In November, writer and professor Michael Lynch – soon to become one of Canada’s leading AIDS activists until his death in 1991 – publishes a controversial feature article in The Body Politic condemning the American gay community’s acquiescence to institutionalization, medicalization and fear-mongering in the press. He calls for a more personal, community-based approach that will lay the foundation for AIDS service and activism work in Canada. back to top
1983: The United States reports 3,000 AIDS cases and over 1,000 deaths due to AIDS-related illnesses. Fifty-one cases are reported in Canada.
  From March to June of this year, a group of Toronto activists, writers, health care professionals and social workers join forces in an effort to establish an ongoing AIDS committee to organize a coordinated response, and address the needs of AIDS patients and the community’s need for AIDS education. At a July 19 press conference, the AIDS Committee of Toronto (“ACT”) makes its debut to the community.
At Paris’s Pasteur Institute in France, a team of scientists led by Dr. Luc Montagnier isolates the virus that may cause AIDS. They name it lymphadenopathy-associated virus (“LAV”). back to top
1984: American Dr. Robert Gallo and his team confirm the discovery of the virus causing AIDS, claiming it as their own and renaming it human T‑lymphotropic virus type III (“HTLV-III”). Montagnier and Gallo eventually agree to rename the virus human immunodeficiency virus (“HIV”), but their acrimonious ownership dispute continues for years.
  Western scientists become aware that AIDS is widespread in parts of Africa.
The first needle exchange program is established in Amsterdam to help stop the spread of infection among injection drug users.
In San Francisco, the bathhouses are closed down. The community protests adamantly and, after a legal battle, they reopen.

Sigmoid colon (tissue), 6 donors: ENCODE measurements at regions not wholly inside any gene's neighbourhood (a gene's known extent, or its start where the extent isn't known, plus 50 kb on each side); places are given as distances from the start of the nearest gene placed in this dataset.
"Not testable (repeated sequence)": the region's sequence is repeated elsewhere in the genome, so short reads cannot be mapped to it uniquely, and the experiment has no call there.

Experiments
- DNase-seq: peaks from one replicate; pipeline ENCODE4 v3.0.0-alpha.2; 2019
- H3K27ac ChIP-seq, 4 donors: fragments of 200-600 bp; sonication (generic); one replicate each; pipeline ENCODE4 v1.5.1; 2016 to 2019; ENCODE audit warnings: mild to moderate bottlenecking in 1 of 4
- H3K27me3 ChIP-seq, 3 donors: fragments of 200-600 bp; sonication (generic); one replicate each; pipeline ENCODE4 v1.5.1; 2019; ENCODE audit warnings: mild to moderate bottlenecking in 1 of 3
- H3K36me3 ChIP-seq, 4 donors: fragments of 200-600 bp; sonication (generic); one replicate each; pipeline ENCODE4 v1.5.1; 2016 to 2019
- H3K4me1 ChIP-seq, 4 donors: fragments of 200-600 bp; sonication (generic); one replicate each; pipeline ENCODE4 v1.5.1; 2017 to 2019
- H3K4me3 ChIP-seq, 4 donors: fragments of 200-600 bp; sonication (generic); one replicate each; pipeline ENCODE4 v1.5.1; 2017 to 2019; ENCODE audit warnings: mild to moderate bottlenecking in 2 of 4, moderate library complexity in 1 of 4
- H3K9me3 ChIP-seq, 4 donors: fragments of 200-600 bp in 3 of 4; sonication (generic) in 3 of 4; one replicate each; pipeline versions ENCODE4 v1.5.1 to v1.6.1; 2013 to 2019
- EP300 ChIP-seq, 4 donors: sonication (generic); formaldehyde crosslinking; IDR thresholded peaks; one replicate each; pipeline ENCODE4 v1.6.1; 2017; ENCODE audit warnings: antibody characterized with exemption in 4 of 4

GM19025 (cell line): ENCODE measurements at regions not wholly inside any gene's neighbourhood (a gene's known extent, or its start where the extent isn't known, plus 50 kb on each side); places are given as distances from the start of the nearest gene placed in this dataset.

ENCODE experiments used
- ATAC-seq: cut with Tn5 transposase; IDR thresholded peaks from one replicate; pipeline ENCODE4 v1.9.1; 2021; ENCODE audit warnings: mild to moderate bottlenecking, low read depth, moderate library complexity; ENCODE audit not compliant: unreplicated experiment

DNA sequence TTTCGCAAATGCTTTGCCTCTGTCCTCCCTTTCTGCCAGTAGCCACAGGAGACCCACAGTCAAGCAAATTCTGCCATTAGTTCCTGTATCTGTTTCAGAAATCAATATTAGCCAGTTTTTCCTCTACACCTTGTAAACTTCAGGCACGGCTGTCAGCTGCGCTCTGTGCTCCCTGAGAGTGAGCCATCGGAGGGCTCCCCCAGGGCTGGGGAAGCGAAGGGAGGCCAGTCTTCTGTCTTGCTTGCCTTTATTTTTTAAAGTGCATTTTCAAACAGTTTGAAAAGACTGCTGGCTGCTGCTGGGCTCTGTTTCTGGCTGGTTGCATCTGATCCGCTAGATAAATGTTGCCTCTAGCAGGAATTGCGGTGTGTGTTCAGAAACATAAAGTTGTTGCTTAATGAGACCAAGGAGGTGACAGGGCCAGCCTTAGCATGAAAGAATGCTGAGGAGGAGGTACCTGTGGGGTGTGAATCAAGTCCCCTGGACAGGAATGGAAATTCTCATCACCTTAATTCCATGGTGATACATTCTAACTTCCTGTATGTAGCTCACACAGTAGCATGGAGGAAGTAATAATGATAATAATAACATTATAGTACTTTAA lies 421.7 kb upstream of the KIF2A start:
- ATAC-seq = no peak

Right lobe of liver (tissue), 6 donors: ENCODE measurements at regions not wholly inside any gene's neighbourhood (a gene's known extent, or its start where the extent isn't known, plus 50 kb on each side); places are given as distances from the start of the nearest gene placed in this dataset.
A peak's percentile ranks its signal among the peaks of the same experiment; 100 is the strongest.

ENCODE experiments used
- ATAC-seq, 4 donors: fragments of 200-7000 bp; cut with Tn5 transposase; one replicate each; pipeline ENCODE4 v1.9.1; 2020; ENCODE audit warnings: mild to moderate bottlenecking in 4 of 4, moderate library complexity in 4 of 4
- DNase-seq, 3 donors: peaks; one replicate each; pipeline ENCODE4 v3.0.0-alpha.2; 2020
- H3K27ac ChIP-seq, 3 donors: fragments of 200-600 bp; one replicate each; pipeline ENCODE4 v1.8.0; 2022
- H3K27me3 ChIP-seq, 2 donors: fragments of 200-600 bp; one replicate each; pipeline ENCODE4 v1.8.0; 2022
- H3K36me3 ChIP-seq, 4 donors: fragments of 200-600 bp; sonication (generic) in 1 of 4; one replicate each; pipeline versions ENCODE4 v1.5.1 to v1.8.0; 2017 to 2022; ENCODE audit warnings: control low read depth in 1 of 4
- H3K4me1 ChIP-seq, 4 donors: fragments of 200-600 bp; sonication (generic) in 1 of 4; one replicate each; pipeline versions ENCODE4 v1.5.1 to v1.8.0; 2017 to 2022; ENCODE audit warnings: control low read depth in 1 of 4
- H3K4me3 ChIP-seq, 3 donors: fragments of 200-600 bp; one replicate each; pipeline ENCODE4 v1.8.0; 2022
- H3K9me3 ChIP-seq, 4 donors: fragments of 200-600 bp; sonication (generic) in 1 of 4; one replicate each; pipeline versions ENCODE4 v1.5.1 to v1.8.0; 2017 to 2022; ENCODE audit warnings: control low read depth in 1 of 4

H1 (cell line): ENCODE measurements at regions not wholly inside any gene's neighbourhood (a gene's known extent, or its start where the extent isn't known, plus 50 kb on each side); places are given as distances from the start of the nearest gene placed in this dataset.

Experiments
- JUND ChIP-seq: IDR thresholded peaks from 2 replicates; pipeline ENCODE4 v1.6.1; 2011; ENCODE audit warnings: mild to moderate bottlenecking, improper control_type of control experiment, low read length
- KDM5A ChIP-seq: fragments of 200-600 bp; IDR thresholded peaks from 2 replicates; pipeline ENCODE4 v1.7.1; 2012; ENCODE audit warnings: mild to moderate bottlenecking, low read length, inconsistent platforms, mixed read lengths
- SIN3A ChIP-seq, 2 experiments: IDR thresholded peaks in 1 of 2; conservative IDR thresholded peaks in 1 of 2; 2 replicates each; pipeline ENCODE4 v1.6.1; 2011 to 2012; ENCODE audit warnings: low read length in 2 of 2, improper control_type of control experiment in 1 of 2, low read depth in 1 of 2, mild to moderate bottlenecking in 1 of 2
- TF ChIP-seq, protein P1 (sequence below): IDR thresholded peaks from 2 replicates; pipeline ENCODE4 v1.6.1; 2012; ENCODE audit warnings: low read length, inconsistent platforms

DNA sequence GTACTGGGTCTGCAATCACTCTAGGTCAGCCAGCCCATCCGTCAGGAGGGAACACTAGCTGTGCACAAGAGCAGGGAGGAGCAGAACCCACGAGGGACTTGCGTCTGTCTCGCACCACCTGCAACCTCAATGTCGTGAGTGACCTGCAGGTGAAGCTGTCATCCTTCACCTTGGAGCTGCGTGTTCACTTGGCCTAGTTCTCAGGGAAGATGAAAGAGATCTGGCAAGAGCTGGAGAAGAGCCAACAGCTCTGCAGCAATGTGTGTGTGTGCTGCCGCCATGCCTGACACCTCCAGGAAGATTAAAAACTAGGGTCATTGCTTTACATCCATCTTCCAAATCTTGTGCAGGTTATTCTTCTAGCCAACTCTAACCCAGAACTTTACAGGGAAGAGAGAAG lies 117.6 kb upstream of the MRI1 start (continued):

In the US, AIDS rates have doubled within the year and over 6,000 cases are reported. About 150 cases are reported in Canada. back to top
1985: The Normal Heart, by Larry Kramer, opens at New York’s Public Theatre on April 21.
  On September 17, US President Ronald Reagan publicly says the word “AIDS” for the first time.
  In November, an HIV antibody test is developed in Canada. Community leaders fight for anonymous testing, though until any treatment becomes available, people are encouraged to not get tested for fear of stigmatization.
The first International AIDS Conference is held in Atlanta, Georgia. 2,000 people, primarily doctors and scientists, attend.
  The UK Government invests millions of dollars in research and launches its first AIDS awareness campaign. back to top
1986: 38,000 AIDS cases have been reported globally from 85 countries.
  The CDC reports significant racial disparities in rates of infection, recognizing that Black and Hispanic Americans are developing the disease at three times the rate of Caucasian Americans. Among children, the disparity is even greater.
Toronto becomes the first city in Canada to develop an AIDS strategy including funding for community-based organizations.
The Ontario Human Rights Code is amended to protect against discrimination based on “sexual orientation.”
In New York, Mayor Koch shuts down the bathhouses.
Dr. Jonathan Mann founds the World Health Organization’s Global Program on AIDS, alerting international leaders to the crisis and establishing AIDS as a global human rights issue. back to top
1987: The first anti-HIV drug – AZT – is approved by the US Food and Drug Administration (“FDA”) and becomes available for people living with HIV and AIDS (“PHAs”) in America. There is limited access to AZT for Canadian PHAs and, over the next several years in Canada, PHAs will fight for access to experimental treatments available elsewhere.
  The Toronto People With AIDS Foundation (“PWA”) is formed.